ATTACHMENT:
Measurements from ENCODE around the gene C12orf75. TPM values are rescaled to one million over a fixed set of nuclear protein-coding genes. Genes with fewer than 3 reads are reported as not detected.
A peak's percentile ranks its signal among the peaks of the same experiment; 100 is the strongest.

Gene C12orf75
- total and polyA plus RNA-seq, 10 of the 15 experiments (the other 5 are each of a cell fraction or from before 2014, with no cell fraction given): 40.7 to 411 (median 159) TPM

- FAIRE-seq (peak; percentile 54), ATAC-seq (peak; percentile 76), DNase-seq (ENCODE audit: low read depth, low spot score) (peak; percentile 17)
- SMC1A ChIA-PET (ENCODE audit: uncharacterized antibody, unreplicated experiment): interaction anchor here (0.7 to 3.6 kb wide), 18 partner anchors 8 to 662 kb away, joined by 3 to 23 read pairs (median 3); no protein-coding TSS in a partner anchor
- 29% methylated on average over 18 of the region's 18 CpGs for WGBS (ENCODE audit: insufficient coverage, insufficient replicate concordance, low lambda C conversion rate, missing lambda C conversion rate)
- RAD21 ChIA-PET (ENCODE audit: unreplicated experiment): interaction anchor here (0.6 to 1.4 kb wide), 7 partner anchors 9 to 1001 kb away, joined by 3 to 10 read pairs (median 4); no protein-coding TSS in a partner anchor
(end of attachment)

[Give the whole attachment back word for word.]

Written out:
Measurements from ENCODE around the gene C12orf75. TPM values are rescaled to one million over a fixed set of nuclear protein-coding genes. Genes with fewer than 3 reads are reported as not detected.
A peak's percentile ranks its signal among the peaks of the same experiment; 100 is the strongest.

Gene C12orf75
- total and polyA plus RNA-seq, 10 of the 15 experiments (the other 5 are each of a cell fraction or from before 2014, with no cell fraction given): 40.7 to 411 (median 159) TPM

- FAIRE-seq (peak; percentile 54), ATAC-seq (peak; percentile 76), DNase-seq (ENCODE audit: low read depth, low spot score) (peak; percentile 17)
- SMC1A ChIA-PET (ENCODE audit: uncharacterized antibody, unreplicated experiment): interaction anchor here (0.7 to 3.6 kb wide), 18 partner anchors 8 to 662 kb away, joined by 3 to 23 read pairs (median 3); no protein-coding TSS in a partner anchor
- 29% methylated on average over 18 of the region's 18 CpGs for WGBS (ENCODE audit: insufficient coverage, insufficient replicate concordance, low lambda C conversion rate, missing lambda C conversion rate)
- RAD21 ChIA-PET (ENCODE audit: unreplicated experiment): interaction anchor here (0.6 to 1.4 kb wide), 7 partner anchors 9 to 1001 kb away, joined by 3 to 10 read pairs (median 4); no protein-coding TSS in a partner anchor